Freedom of the press is of vital importance to the mission of the Securities and Exchange Commission. Effective journalism complements the Commission’s efforts to ensure that investors receive the full and fair disclosure that the law requires, and that they deserve. Diligent reporting is an essential means of bringing securities law violations to light and ultimately helps to deter illegal conduct…

Subpoenas should be negotiated with counsel for the member of the news media to narrowly tailor the request for only essential information. In negotiations with counsel, the staff should attempt to accommodate the interests of the Commission in the information with the interests of the media.

Subpoenas should, wherever possible, be directed at material information regarding a limited subject matter, should cover a reasonably limited period of time, and should avoid requiring production of a large volume of unpublished material. They should give reasonable and timely notice of their demand for documents.

In the absence of special circumstances, subpoenas to members of the news media should be limited to the verification of published information and to surrounding circumstances relating to the accuracy of published information.

Sam Antar, responding to Blodget, says (in an on-the-record email which the SEC is welcome to subpoena) that “the SEC’s subpoenaing of sources for their communications with journalists is no different than the government subpoenaing client communications with their attorneys as a way to breach the attorney-client privilege.” And he has a good point.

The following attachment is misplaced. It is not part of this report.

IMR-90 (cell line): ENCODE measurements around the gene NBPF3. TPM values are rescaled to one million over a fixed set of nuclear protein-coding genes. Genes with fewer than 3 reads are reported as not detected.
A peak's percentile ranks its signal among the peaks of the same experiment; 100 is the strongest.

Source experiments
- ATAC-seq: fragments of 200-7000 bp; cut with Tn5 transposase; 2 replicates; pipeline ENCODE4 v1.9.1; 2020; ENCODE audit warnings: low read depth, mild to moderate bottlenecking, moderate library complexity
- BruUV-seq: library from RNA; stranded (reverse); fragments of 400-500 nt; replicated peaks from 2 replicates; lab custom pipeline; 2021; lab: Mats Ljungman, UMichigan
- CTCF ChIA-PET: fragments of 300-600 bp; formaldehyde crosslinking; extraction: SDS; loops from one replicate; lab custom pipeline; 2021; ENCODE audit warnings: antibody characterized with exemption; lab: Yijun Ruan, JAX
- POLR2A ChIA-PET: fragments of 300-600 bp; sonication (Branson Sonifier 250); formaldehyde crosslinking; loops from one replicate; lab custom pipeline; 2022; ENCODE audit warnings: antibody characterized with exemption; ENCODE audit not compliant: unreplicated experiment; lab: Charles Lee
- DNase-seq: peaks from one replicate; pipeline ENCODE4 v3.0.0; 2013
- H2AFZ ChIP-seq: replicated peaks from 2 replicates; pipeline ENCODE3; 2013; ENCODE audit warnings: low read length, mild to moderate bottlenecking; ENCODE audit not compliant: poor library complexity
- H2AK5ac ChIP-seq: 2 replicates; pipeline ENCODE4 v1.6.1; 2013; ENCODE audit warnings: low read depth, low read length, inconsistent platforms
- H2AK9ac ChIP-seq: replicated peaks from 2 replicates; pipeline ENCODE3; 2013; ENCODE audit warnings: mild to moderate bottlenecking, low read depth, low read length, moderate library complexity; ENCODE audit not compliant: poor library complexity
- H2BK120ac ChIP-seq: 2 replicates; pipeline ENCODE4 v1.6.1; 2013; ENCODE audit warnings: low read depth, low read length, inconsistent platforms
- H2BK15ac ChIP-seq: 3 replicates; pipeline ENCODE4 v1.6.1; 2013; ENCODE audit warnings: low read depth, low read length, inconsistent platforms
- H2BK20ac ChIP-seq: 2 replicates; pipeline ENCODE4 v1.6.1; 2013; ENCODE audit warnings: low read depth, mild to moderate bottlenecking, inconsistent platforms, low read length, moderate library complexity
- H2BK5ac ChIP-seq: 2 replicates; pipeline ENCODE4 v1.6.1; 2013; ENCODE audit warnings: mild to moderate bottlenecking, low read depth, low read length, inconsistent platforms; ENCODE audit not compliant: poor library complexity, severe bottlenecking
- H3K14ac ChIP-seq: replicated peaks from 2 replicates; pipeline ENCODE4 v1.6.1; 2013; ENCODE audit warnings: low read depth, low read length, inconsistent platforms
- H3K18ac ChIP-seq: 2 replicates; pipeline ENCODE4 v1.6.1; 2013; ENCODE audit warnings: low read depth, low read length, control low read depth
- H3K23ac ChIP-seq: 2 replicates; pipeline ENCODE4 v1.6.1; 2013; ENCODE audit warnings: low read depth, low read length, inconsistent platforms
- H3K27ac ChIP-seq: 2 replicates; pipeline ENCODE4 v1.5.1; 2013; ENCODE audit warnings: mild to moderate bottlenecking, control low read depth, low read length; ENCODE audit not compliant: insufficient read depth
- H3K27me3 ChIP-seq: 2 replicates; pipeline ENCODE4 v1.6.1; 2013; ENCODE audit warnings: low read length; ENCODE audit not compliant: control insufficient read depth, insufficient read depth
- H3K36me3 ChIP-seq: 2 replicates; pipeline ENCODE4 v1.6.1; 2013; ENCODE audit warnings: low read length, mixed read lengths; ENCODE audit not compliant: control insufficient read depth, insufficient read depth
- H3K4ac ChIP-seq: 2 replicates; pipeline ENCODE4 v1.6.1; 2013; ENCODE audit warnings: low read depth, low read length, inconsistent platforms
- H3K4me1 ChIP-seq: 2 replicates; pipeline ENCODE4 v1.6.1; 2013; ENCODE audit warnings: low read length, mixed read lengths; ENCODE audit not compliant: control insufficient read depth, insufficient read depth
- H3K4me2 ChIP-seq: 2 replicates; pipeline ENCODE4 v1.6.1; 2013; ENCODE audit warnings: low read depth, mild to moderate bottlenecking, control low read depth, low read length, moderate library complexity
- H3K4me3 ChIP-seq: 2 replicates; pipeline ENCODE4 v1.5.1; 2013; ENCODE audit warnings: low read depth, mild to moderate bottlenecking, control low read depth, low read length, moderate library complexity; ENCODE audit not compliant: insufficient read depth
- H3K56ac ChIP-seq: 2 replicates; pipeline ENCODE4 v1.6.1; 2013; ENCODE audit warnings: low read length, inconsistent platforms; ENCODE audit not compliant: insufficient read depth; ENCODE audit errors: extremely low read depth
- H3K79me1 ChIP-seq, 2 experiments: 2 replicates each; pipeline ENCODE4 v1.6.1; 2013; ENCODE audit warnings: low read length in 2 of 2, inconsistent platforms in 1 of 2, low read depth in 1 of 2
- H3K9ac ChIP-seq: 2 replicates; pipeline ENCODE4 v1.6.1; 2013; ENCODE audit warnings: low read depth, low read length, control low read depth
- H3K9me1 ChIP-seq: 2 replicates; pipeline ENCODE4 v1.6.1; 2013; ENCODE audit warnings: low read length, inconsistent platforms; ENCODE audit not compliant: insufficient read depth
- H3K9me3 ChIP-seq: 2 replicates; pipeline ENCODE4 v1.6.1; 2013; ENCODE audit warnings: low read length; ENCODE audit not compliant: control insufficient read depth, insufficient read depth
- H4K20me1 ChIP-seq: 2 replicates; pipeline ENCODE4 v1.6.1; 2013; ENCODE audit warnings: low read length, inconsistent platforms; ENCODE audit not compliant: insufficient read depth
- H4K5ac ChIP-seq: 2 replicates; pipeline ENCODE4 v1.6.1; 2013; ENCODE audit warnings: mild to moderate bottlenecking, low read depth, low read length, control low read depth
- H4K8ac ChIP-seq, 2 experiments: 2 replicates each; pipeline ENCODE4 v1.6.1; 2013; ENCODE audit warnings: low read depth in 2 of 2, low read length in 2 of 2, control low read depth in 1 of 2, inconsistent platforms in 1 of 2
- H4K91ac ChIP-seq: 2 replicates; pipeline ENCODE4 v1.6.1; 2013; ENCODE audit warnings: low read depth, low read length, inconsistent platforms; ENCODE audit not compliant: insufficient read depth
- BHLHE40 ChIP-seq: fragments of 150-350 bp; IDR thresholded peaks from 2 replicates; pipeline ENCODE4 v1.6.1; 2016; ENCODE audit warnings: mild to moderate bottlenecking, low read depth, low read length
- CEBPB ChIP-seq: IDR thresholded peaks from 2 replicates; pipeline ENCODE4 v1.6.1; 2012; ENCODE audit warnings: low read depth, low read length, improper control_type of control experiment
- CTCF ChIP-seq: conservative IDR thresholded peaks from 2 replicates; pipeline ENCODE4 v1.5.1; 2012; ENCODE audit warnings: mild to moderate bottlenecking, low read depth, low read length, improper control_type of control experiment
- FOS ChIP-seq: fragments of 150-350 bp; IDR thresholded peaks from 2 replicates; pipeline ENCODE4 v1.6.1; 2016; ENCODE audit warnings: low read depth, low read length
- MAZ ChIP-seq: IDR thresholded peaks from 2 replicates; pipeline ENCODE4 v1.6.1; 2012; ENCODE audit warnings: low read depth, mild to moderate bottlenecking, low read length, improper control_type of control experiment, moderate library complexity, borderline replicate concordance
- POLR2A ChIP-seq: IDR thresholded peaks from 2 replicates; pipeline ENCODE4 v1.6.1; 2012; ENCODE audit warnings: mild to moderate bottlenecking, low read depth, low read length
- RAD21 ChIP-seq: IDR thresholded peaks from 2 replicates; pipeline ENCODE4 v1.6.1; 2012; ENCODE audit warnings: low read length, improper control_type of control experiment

If the SEC were to ask Antar for emails he sent to his lawyer, he could simply refuse, on the grounds that such communications are protected. And the SEC itself is happy to admit that communications with journalists deserve some measure of protection, and that the SEC shouldn’t simply go on massive fishing expeditions in such circumstances: instead, it should be very specific about exactly what information it wants.

The Sam Antar subpoena, however, is obviously a fishing expedition: it even includes documents from Antar’s recent divorce. And it nullifies a huge amount of the welcome sentiment behind the SEC’s policy on asking for information from journalists, if the SEC can ignore all those guidelines when asking for information from journalists’ sources.

The SEC should encourage communication between sources and the press, using the press as a kind of adjunct enforcement mechanism. Instead, this kind of activity is prone to making sources even quieter. And that doesn’t serve the SEC at all.